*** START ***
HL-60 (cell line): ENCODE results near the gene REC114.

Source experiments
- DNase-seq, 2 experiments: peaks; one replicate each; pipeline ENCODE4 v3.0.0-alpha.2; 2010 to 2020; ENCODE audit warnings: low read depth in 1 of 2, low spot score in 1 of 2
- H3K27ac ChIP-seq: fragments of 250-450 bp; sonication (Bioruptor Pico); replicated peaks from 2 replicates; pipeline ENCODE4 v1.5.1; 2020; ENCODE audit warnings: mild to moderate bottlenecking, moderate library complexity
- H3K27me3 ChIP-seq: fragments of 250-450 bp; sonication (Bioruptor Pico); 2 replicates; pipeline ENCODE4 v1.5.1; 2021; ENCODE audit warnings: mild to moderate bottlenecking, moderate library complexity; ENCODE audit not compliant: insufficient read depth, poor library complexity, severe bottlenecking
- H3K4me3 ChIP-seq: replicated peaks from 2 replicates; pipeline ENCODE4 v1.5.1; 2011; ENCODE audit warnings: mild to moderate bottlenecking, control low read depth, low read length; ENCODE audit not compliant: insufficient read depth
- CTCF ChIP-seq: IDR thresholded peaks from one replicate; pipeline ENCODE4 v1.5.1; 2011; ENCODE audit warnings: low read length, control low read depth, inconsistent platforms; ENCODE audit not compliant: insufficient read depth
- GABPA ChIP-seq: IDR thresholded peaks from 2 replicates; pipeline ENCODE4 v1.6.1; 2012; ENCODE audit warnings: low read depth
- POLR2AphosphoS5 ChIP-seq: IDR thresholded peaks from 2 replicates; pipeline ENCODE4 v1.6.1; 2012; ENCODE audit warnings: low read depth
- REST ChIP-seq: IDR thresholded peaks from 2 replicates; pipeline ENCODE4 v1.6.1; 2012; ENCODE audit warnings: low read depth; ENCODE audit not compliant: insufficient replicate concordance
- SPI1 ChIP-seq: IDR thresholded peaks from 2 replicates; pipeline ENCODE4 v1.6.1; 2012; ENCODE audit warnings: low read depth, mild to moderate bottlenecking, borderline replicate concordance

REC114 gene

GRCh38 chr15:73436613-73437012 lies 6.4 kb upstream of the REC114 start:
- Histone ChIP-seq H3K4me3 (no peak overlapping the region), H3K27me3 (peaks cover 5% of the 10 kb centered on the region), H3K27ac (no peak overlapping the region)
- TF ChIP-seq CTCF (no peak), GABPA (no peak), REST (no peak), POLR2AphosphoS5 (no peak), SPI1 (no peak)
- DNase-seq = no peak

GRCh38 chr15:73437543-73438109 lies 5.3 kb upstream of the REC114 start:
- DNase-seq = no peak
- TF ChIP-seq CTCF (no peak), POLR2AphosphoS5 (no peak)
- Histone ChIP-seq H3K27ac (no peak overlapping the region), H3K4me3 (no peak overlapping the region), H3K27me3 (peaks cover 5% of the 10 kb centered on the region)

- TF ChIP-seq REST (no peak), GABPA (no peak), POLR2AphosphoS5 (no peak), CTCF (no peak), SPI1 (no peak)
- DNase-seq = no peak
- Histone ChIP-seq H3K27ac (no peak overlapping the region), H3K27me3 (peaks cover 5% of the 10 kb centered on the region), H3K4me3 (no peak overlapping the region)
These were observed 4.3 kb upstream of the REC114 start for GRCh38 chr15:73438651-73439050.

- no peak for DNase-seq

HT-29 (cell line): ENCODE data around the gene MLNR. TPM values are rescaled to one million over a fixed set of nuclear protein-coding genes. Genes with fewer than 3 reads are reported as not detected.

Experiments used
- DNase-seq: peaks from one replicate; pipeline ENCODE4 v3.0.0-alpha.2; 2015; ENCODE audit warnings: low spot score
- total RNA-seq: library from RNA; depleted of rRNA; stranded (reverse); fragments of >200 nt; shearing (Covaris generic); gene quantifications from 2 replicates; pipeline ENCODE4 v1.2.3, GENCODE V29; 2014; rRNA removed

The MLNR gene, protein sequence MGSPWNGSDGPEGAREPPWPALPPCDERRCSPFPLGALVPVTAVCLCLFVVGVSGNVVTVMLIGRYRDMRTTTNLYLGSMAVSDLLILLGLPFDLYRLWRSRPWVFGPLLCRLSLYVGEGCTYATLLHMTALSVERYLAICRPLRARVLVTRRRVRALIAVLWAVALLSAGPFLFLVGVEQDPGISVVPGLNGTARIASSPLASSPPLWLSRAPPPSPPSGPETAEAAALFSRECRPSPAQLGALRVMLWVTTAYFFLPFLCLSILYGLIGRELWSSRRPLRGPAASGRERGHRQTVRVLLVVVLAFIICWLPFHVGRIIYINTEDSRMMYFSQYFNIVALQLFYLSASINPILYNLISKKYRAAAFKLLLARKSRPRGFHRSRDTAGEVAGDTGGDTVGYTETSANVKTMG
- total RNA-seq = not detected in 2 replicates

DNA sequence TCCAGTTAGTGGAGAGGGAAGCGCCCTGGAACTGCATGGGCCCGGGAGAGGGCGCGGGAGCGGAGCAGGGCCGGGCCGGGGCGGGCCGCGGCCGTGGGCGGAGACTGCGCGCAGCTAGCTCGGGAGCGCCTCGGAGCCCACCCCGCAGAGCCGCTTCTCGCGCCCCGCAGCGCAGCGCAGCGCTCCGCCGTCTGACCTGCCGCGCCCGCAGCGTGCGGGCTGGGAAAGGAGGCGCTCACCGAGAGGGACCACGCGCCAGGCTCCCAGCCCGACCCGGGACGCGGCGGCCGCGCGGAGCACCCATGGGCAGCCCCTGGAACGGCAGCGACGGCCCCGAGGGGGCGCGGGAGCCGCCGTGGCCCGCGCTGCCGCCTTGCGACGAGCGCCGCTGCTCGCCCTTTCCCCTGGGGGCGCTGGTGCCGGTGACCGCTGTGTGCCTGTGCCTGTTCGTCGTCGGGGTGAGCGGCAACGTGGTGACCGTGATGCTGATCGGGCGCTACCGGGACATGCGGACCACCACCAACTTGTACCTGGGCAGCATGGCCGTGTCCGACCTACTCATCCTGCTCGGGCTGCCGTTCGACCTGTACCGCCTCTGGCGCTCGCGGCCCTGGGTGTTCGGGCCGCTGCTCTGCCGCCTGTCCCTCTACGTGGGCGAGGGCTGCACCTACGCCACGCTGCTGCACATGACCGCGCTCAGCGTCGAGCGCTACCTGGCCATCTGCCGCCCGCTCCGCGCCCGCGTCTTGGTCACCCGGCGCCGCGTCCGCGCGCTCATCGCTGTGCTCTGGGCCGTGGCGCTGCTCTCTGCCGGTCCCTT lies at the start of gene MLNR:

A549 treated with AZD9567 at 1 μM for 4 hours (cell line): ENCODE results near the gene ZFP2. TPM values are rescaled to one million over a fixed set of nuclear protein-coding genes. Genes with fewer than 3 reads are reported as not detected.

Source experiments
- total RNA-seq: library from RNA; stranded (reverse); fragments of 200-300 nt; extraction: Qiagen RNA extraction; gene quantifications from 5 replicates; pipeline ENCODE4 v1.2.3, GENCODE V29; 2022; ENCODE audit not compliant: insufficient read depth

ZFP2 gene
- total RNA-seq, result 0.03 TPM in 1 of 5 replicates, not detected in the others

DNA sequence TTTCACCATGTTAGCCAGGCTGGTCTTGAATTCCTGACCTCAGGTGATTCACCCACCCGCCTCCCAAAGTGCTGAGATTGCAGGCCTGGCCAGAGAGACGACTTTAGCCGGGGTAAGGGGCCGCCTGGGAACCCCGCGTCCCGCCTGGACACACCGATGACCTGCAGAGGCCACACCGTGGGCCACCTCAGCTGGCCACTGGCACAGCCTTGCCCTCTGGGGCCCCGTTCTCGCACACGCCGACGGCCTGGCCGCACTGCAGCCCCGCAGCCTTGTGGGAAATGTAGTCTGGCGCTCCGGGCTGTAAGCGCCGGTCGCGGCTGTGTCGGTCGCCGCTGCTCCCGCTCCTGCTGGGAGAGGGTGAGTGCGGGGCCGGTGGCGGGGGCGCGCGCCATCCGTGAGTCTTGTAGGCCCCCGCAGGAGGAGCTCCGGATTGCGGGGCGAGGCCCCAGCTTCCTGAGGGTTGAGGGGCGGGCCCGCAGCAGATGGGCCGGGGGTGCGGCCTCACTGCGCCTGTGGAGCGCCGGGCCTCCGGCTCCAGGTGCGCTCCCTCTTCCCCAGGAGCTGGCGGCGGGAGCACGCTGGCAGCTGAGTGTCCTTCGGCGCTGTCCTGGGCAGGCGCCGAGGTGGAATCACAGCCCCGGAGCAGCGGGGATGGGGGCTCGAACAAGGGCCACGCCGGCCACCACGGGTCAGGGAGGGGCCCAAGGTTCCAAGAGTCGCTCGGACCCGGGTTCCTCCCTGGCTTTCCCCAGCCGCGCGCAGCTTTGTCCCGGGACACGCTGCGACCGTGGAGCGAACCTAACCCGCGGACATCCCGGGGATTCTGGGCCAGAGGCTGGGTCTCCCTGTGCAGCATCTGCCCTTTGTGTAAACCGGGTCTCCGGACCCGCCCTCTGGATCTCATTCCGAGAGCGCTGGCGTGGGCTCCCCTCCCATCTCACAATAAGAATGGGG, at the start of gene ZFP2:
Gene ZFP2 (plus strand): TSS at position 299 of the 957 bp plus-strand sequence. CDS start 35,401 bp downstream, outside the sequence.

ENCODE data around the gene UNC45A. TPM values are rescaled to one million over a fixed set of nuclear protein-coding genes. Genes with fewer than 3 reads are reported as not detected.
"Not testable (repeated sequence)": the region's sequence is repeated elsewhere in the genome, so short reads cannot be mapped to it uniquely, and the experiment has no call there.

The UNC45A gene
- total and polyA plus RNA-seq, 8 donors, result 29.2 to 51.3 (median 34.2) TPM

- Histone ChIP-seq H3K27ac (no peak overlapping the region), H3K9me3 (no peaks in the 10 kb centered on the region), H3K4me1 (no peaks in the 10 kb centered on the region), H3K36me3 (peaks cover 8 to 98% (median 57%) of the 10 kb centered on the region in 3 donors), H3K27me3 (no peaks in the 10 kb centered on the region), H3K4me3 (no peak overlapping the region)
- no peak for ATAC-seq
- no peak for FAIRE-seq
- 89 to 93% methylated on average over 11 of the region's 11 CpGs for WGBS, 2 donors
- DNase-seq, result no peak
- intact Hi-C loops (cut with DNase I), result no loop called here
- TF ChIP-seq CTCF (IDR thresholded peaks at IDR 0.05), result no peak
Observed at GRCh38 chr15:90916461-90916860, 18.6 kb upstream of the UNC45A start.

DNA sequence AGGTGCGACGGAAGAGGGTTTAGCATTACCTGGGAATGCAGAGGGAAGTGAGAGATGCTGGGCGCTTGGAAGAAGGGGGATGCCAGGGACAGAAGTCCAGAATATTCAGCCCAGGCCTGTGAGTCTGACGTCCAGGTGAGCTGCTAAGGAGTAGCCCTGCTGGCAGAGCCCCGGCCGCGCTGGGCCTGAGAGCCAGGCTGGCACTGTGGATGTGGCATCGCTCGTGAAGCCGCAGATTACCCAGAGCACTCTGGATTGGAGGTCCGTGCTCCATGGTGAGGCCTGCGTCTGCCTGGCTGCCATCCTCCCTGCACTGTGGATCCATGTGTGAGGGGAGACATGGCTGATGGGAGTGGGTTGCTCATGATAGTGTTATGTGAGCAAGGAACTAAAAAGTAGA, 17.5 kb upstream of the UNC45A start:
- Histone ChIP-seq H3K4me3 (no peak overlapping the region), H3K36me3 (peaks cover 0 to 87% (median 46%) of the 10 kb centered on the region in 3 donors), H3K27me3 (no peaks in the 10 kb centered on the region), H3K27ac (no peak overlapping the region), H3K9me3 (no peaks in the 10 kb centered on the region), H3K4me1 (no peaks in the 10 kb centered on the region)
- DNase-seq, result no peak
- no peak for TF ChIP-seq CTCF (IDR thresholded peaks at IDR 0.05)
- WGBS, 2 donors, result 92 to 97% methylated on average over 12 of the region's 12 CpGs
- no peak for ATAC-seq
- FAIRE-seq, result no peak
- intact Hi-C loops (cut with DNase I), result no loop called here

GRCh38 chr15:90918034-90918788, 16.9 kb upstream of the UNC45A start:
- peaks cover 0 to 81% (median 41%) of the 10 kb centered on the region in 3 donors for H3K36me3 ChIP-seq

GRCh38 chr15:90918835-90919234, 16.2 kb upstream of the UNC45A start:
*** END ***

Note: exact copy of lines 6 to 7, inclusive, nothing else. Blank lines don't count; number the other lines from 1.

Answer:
- H3K4me3 ChIP-seq: replicated peaks from 2 replicates; pipeline ENCODE4 v1.5.1; 2011; ENCODE audit warnings: mild to moderate bottlenecking, control low read depth, low read length; ENCODE audit not compliant: insufficient read depth
- CTCF ChIP-seq: IDR thresholded peaks from one replicate; pipeline ENCODE4 v1.5.1; 2011; ENCODE audit warnings: low read length, control low read depth, inconsistent platforms; ENCODE audit not compliant: insufficient read depth